Boy did I stir up a bees’ nest! Actually, I came upon one that had already been disturbed. It stemmed from a report in our town about the school districts in our state laying aside teaching the artistic skill of writing in cursive. The big debate was over whether to make the kids learn how to write in cursive or not. Keyboarding, printing, and when one doesn’t have a smartphone, iPad, or keyboard, maybe, if you have to ….print…but, please, oh, please don’t make ’em master themselves and their urges and as primary grade students learn how to write in cursive. Why that’s tantamount to making a youth practice the piano after someone has thrown a football or baseball his or her way. Hey, maybe I stumbled on a great idea: Let’s add "cursive teachers" to piano teachers, "tap dance and baton teachers" and have writing recitals. What d’ya think? We could sell videos, give away smart phones or mini iPads….the possibilities are endless.
Now, I’ve taught youth in the preteen category for over 50 years and I know what it’s about when I say with regard to learning how to write, "There’s trouble in River City!" Yeah, Yeah, I know that some eager to "be on the curve" techie type is going to say: "old man, readin’, ‘riting and ‘rithm’tic when out with the hitching post." Really?, perhaps, (Why, just the other day, I saw an electric car tethered to a power outlet on a post, hmmm) just maybe, that’s part of the reason why we Americans have a hard time keeping the label, "Made in America" on the products we buy and use. Sure the kids are bright, and yes, they learn quicker that the speed of light, but, in my opinion, it seems that part of their brain is being short-circuited while they’re being under trained when tthey’re not required to learn how to write their names. Most of them can’t read the "hen scratching of their peers, much less the letters and gift cards that grandma or grandpa sends them. What happens in our family is close to "rip open the card, glance at the picture, and show me the money." It’s really simple, they act like that because they can’t read either the printed or written words that are placed before them. "R U with me so far?" It used to be that I would get requests to translate letters sent from Germany. It was because the recipients didn’t know the language or recognize the letters with their special markings, etc. What I’m writing about here is nothing like that. It’s far more problematic.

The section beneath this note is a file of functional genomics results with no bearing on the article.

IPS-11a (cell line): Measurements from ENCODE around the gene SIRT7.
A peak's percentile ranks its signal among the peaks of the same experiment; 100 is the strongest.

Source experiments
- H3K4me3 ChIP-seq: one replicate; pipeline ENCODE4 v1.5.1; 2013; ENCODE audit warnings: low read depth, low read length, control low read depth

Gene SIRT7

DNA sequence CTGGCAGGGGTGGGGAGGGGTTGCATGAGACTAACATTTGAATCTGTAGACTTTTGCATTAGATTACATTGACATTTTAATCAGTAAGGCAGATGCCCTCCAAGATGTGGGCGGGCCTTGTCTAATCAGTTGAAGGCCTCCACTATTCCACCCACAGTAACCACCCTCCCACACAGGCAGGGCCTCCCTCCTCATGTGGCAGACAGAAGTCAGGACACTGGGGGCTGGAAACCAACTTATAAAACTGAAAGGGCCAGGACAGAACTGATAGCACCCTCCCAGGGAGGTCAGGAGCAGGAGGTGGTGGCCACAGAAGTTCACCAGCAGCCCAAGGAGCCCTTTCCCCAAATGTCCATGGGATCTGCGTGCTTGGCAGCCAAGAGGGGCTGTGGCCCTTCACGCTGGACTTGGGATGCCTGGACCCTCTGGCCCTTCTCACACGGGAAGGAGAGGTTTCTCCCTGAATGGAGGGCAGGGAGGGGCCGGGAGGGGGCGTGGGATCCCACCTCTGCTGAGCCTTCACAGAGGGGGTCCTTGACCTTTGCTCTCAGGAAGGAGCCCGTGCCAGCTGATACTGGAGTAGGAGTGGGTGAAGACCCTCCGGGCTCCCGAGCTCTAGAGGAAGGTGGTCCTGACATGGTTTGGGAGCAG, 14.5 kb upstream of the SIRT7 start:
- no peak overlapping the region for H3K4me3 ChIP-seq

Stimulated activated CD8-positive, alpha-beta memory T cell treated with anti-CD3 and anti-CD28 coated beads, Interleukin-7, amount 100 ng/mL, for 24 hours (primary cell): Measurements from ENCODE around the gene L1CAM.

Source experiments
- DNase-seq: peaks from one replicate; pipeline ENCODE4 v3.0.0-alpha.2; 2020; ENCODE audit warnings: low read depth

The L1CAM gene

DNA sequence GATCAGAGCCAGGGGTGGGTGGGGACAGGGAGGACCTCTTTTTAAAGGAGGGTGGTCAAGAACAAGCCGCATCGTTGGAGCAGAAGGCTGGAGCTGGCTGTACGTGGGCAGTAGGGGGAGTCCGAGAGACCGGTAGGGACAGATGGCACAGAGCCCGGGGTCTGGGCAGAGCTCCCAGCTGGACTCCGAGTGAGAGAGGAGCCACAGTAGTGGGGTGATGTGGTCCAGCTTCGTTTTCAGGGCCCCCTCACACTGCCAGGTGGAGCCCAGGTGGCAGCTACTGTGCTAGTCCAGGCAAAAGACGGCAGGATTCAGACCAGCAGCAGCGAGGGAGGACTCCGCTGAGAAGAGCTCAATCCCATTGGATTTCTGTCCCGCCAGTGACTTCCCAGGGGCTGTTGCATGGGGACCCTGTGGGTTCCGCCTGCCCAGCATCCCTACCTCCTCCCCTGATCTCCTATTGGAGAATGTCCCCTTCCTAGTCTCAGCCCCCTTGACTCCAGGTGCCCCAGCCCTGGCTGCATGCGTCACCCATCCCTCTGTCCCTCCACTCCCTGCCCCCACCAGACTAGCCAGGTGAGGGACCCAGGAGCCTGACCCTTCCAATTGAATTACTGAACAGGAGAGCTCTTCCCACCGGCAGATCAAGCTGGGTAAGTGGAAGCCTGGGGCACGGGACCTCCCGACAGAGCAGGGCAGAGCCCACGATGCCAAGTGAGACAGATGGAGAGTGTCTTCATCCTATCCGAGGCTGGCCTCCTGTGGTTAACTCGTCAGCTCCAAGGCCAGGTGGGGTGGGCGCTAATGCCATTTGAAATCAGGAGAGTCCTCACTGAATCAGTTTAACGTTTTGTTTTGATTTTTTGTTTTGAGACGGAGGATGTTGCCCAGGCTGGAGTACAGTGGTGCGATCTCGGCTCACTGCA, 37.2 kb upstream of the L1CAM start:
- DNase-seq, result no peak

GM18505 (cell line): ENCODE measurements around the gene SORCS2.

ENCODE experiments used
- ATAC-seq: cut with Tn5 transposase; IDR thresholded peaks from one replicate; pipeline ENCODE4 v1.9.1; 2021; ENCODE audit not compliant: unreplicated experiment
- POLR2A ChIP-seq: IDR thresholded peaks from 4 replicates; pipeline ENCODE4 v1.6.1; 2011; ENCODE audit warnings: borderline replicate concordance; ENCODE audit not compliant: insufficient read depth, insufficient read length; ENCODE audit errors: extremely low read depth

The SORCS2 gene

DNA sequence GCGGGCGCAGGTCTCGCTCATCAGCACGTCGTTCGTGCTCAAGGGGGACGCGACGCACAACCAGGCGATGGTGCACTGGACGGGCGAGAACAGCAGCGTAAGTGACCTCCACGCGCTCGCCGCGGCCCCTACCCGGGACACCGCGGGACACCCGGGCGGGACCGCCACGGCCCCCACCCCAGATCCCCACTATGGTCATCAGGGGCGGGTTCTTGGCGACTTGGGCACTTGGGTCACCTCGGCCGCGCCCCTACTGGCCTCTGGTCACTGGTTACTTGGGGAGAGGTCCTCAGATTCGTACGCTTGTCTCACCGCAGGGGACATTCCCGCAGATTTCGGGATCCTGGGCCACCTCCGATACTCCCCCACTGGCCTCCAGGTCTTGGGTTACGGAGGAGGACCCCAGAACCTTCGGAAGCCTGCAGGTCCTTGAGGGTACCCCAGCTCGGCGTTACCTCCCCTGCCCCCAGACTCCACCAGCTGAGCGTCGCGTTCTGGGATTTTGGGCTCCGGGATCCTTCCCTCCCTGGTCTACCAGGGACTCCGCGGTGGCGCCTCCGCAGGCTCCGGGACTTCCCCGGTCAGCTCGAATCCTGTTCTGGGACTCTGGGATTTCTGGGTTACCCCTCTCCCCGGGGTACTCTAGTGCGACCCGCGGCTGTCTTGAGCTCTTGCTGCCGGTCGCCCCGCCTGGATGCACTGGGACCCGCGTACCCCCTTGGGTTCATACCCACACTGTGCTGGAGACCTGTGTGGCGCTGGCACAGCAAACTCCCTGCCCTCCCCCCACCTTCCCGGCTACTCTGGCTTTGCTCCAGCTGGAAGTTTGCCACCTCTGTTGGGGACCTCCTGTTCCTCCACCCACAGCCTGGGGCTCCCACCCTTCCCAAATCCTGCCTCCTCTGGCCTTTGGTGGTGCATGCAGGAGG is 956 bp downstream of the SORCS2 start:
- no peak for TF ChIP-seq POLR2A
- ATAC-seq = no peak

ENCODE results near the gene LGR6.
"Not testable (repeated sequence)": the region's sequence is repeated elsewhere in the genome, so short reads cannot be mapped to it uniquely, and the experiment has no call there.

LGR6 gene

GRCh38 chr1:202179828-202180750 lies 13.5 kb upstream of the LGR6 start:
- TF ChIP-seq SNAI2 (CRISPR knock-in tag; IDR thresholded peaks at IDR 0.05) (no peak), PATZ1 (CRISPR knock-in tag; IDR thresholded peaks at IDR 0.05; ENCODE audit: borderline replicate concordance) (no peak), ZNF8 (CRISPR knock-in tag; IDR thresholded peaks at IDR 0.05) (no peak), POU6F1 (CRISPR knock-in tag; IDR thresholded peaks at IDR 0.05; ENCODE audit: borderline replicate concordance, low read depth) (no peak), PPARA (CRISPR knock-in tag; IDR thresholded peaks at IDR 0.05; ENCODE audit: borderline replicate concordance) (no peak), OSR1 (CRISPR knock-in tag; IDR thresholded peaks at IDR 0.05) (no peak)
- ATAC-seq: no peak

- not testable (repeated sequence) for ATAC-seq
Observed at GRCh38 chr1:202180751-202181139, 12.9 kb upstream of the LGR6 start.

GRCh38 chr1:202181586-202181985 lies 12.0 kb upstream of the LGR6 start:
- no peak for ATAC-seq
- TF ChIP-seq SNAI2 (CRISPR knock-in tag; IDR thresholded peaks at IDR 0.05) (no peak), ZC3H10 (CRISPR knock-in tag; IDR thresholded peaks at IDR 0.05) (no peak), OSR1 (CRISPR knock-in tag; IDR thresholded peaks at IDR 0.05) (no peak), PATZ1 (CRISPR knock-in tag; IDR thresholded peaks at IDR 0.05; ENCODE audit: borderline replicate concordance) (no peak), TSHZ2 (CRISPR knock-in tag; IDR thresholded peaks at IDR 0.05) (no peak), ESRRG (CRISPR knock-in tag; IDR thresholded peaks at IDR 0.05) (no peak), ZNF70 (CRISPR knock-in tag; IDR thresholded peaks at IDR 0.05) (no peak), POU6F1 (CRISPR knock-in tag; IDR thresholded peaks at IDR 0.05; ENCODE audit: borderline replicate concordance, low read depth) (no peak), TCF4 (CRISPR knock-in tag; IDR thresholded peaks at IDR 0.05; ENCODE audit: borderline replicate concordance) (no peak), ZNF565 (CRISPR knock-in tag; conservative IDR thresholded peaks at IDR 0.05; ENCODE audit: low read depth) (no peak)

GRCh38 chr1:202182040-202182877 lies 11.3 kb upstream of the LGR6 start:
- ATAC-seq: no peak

Let me tell you that something relative took place in a class I was teaching just yesterday. The need for translating came about because a fellow who had been ill missed class. His buddy had been kind enough to take notes for him while hie was gone. Then it happened… the sick dude, as he was called, was given the unreadable notes for the class taken by his buddy. But the notes were worthless! Why? Because the note taker’s "printing" was so bad that the words were unintelligible for his friend. What made it worse, and, I think proves my point, the guy who took the notes was asked to decipher his printing and he couldn’t! He couldn’t read his own writing. Ouch!
So… I guess I’m aiding and abetting the youngsters in their misery by making a pen that has both a ballpoint with which to write on one end, and a interactive tip on the other end with which to swipe or stroke a screen. Sometimes you have to ride two horses at the same time. Which brings me to my shop project for today. I was experiencing a little problem in achieving true roundness on my pen blanks. This I determined had to do with the flex of the mandrel that they’re turned on. So, when I came upon the solution presented by one fellow turner, I thought I’d give it a try. Well sure enough it worked…in the picture you can see how I still used the mandrel, but turned only one section of the stylus pen I was making. The note taker in the story above will get the stylus/pen with which to learn and to practice learning how to write in cursive while stroking his iPad. LOL!
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